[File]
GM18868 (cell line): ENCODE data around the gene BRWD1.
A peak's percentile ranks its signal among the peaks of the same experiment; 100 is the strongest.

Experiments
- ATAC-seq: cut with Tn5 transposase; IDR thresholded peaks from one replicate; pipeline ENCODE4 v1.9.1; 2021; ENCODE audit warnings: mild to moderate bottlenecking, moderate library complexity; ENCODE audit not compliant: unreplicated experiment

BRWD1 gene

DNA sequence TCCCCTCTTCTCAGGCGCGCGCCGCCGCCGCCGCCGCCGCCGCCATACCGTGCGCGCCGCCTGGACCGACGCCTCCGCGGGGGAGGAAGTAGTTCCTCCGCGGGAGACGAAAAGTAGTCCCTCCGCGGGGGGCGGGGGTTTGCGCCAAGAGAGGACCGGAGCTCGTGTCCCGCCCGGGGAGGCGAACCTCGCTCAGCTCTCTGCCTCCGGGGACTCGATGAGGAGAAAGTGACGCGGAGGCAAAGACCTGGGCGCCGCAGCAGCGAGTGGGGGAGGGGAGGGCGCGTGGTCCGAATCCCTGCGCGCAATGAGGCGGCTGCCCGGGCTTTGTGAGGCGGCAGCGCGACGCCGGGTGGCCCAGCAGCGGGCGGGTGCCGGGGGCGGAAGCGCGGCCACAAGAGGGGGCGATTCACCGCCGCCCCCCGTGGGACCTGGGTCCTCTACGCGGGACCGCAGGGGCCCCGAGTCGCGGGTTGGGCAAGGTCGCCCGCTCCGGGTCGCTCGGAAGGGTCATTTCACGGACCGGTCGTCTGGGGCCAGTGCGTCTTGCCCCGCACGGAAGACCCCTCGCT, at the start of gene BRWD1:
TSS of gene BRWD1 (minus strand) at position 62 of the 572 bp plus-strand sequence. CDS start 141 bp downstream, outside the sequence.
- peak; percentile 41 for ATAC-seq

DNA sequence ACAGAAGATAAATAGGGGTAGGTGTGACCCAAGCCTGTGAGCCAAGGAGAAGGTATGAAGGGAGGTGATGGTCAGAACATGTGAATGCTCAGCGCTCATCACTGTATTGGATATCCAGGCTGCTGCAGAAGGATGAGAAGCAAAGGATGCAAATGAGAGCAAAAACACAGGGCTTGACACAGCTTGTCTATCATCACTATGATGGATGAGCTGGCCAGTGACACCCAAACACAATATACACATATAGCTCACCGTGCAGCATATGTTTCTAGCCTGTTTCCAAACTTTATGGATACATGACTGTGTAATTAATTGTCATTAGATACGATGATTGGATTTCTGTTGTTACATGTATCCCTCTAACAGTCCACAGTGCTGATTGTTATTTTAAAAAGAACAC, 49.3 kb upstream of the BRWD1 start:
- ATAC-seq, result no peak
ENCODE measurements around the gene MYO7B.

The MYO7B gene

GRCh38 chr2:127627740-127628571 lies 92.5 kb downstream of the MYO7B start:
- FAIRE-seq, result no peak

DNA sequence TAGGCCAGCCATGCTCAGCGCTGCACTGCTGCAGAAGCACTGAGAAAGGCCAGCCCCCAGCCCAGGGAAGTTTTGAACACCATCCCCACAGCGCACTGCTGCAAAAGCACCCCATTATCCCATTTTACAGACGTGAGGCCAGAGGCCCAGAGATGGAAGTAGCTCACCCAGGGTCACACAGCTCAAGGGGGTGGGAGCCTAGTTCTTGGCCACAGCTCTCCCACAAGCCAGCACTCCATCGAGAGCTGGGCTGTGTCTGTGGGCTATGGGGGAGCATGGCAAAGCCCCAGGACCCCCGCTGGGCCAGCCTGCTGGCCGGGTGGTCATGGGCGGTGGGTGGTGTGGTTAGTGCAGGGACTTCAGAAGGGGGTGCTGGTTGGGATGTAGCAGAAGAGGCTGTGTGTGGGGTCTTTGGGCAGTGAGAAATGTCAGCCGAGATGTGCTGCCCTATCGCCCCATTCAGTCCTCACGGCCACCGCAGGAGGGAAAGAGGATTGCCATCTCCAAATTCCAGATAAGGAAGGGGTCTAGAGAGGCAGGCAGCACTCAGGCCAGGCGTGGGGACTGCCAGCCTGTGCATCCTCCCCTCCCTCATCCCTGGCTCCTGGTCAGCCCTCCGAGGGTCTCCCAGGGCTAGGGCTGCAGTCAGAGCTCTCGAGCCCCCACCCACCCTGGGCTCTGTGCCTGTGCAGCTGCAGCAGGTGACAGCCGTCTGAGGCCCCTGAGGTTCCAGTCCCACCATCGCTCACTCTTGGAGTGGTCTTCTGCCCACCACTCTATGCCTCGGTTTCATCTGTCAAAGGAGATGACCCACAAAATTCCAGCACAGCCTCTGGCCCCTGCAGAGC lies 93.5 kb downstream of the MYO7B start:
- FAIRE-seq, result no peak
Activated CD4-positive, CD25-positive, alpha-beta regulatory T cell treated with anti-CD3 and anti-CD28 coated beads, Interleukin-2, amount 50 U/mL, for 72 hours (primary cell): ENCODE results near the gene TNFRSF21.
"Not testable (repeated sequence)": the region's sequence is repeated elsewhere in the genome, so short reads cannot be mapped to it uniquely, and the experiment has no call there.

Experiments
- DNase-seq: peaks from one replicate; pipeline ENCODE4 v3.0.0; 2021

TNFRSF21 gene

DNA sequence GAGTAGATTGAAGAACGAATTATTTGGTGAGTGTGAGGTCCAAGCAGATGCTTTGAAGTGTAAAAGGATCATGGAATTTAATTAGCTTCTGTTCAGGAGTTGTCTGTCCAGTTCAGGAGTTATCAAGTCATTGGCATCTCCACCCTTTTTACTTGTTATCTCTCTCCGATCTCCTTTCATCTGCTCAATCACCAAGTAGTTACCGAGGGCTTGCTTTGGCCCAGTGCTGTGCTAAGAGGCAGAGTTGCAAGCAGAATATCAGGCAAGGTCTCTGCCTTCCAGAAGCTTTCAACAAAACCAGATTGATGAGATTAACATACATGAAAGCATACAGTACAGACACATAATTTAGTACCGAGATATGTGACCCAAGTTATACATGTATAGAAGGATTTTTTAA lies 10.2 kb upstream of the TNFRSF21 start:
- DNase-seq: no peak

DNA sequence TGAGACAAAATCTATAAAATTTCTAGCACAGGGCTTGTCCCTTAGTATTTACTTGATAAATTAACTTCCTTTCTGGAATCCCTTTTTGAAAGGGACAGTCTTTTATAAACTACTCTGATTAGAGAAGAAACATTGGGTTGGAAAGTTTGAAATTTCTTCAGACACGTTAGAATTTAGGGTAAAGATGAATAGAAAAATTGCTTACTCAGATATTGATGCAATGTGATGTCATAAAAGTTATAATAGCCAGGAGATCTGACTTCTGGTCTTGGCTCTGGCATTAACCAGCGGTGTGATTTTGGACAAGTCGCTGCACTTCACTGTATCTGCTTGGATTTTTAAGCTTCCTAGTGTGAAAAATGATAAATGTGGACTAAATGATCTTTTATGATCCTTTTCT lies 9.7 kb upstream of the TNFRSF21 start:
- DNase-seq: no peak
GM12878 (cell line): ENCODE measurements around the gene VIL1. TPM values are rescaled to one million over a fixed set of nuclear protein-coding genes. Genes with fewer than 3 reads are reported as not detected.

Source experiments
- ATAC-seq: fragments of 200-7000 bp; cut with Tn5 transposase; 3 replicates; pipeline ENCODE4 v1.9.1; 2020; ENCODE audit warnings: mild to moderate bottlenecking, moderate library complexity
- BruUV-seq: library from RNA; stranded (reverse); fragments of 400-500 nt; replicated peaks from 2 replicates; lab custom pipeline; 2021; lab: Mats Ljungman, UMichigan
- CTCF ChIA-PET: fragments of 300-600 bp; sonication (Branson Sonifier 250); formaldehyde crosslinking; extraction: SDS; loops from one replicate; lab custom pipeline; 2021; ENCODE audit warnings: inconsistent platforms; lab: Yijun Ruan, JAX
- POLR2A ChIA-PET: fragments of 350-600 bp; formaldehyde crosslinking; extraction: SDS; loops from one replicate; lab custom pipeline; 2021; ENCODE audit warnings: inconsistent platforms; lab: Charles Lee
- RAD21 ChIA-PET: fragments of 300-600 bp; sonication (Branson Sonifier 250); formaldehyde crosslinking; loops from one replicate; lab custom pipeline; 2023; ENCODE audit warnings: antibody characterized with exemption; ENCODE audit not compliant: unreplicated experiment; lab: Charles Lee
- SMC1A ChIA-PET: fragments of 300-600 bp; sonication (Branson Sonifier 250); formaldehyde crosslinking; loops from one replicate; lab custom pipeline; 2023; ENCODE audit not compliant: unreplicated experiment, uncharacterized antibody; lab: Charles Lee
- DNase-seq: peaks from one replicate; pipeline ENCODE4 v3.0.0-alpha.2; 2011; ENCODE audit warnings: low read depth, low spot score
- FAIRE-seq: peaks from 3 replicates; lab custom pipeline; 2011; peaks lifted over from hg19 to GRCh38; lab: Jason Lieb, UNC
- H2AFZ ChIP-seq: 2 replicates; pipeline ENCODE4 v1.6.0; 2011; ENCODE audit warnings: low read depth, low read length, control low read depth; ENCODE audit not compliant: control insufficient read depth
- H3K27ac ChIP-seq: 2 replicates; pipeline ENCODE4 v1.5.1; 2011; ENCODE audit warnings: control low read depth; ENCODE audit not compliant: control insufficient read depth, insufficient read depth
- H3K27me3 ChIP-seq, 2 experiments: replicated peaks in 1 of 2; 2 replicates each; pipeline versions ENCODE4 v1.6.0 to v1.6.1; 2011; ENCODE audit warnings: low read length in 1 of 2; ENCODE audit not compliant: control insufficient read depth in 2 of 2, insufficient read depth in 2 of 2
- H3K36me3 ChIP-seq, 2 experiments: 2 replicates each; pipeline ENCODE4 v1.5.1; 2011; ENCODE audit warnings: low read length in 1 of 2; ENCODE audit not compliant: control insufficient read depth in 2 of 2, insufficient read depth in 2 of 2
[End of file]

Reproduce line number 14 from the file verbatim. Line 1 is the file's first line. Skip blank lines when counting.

- FAIRE-seq, result no peak